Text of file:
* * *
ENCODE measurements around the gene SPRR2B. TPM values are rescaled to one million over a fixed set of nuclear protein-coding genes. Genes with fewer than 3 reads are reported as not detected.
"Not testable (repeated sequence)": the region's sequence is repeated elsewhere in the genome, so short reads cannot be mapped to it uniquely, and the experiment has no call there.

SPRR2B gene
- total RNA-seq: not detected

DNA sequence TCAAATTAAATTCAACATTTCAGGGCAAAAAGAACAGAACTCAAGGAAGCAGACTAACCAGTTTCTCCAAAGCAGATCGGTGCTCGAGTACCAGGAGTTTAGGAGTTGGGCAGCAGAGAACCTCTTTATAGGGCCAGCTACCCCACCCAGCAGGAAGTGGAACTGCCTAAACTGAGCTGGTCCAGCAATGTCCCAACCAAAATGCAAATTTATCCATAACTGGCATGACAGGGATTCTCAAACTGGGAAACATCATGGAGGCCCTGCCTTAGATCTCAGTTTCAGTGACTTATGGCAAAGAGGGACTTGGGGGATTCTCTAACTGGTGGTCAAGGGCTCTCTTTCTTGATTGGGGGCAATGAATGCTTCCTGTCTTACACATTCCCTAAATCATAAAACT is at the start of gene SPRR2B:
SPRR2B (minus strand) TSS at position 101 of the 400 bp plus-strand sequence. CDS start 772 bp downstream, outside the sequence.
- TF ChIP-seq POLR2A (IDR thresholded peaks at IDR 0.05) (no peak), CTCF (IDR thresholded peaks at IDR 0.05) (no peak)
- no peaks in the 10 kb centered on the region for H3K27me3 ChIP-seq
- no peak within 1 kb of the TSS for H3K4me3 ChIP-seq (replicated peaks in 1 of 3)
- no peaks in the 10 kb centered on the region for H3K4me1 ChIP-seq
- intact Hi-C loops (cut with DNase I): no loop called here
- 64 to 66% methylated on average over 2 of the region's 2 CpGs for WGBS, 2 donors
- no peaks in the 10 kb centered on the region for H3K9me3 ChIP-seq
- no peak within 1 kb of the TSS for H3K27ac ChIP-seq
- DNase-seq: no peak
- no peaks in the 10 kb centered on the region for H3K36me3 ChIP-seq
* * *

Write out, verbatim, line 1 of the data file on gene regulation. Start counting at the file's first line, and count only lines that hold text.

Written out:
ENCODE measurements around the gene SPRR2B. TPM values are rescaled to one million over a fixed set of nuclear protein-coding genes. Genes with fewer than 3 reads are reported as not detected.